Bihar Assessment - 2014
In the night of February 22, 2014, around 150 heavily armed Communist Party of India-Maoist (CPI-Maoist) cadres attacked the Amas Police Station in the Gaya District of Bihar, bringing traffic to a grinding halt on both the New Delhi and Kolkata side of the Grand Trunk Road. The exchange of fire between the Maoists and the Police continued for nearly two hours before the Maoists retreated. Though the Maoists failed to inflict any casualty on the Police side, a civilian taxi driver was killed in the crossfire. Reports suggested that the two sides exchanged about 600 rounds of fire.
On December 31, 2014, a group of nearly 50 Maoist cadres had attacked a highway construction site in Gaya District and torched construction machinery.
On July 17, 2013, at least three Special Auxiliary Police (SAP) troopers and two guards of a private road construction company were killed and seven others were injured, when over 125 Maoist cadres attacked the base camp of the company at Goh in Aurangabad District.
On June 13, 2013, a group of around 200 Maoist cadres had attacked the Dhanbad-Patna Intercity Express at the Bhalui halt near Jamui District, killing three persons and injuring six passengers.
Swarming attacks have become a rarity in most other Maoist-afflicted States, but their persistence in Bihar demonstrates both the capacity of the rebels in the State, and their efforts to stage a comeback there. Nine of 13 such incidents recorded in 2013 occurred in Bihar alone, with Jharkhand and Chhattisgarh accounting for two each. This comes at a time when the State had the opportunity to go after a substantially weakened Maoist network. After securing some tentative but significant gains against the Maoists in 2011 and 2012, Bihar appears to have squandered the opportunity, with its anti-Maoist campaign losing focus. There simply cannot be any acceptable explanation for a State losing 27 Security Force personnel [Union Ministry of Home Affairs (UMHA) data] to Maoist attacks in 2013 without inflicting a single casualty on the Maoists.
According UMHA data, a total of 69 persons – 42 civilians and 27 SF personnel - were killed in Bihar in Naxalite (Left Wing Extremism) violence in 2013, as against 49 persons – 34 civilians, 10 SF personnel and five extremists – were killed in 2012. Significantly, this yields a 270 per cent Year-on-Year (YoY) escalation in SF fatalities, even as the Maoists managed to reduce their own losses to zero. Civilian killings by Maoists also increased significantly. Partial data compiled by the South Asia Terrorism Portal (SATP) confirms these trends. However, SATP records two Maoist fatalities in 2013, of cadres killed by the Tritiya Prastuti Committee (TPC), a breakaway faction of the CPI-Maoist, which has turned into its bitter rival.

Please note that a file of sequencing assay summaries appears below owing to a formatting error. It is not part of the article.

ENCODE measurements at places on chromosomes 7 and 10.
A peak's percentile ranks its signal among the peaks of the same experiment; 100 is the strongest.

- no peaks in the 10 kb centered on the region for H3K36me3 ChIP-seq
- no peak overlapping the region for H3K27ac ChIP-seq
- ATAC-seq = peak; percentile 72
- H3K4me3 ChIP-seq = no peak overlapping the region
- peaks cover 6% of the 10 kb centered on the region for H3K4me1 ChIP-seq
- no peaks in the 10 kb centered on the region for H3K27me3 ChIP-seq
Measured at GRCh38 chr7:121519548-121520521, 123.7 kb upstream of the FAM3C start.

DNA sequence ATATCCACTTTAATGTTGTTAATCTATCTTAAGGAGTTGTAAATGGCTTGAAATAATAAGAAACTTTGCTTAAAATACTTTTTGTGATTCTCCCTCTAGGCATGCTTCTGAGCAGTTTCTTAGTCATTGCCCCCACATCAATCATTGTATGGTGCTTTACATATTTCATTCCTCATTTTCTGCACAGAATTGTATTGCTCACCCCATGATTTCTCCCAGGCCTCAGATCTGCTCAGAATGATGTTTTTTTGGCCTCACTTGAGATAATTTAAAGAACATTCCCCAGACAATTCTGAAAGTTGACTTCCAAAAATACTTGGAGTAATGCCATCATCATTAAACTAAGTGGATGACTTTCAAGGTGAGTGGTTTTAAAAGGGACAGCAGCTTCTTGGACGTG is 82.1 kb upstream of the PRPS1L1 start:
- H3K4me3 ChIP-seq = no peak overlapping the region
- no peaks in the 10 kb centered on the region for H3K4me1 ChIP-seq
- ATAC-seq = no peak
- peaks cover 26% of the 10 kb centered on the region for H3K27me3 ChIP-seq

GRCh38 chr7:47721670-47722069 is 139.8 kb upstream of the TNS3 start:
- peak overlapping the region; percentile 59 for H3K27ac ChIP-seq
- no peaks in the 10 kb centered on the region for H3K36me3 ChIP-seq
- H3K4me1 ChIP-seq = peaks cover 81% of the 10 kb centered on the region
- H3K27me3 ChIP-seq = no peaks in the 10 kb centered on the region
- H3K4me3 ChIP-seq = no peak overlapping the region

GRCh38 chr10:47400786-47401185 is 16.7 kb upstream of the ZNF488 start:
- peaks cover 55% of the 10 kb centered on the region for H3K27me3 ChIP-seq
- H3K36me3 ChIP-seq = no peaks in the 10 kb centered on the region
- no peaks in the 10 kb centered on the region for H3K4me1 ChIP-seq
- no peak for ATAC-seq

In the first two months of 2014, the Maoists have already killed at least five civilians while two Maoists have been killed. Prima facie, the Maoist problem in Bihar appears to be worsening again. Apart from the adverse fatalities trends, the arrest and surrender data is also discouraging. 311 Maoists were arrested in 2013, as against 426 in 2012, while just three Maoists surrendered in 2013, as against 42 in 2012.
Other Parameters of LWE/CPI-Maoist Violence in Bihar: 2011-2013
Significantly, number of encounters with Police has halved to six from 12 between 2012 and 2013, while the number of attacks on the Police increased from seven to 10. Further, the number of arms snatched increased from just two in 2012, to 38 in 2013, while the number of arms recovered decreased from 151 to 88.
Further, according to partial SATP data, at least four incidents of abduction, eight incidents of arson, two incidents of extortion and call for bandhs on three occasions, were recorded against the Maoists in 2013.
Maoist violence in Bihar has also witnessed a significant geographical recovery. According to South Asia Terrorism Portal (SATP) data, Maoist-related incidents (both violent and non-violent) were reported from 23 out of a total of 38 Districts in 2013, as against 19 Districts in 2012, down from 24 Districts in 2011. However, just three Districts - Aurangabad, Gaya and Jamui - accounted for over 60 per cent of the total fatalities in the State in 2013. There were seven major incidents (each resulting in three or more fatalities) in Bihar in 2013, of which six were reported from these three Districts - Aurangabad (3), Gaya (2) and Jamui (1). One major incident was recorded in Munger District.
On the basis of underground and over ground activities of Maoists as well as the frequency and intensity of violence, three Districts - Aurangabad, Gaya, and Jamui - are categorized as highly affected; another four - Rohtas, Vaishali, Muzaffarpur and Munger - are moderately affected; while sixteen Districts - Arwal, Hazaribagh, Banka, Nawada, Kaimur, Lakhisarai, East Champaran, Jehanabad, Nalanda, Sheohar, Patna, Purnia, Saran, Lakhisarai, Gopalganj and Khagaria – are marginally affected.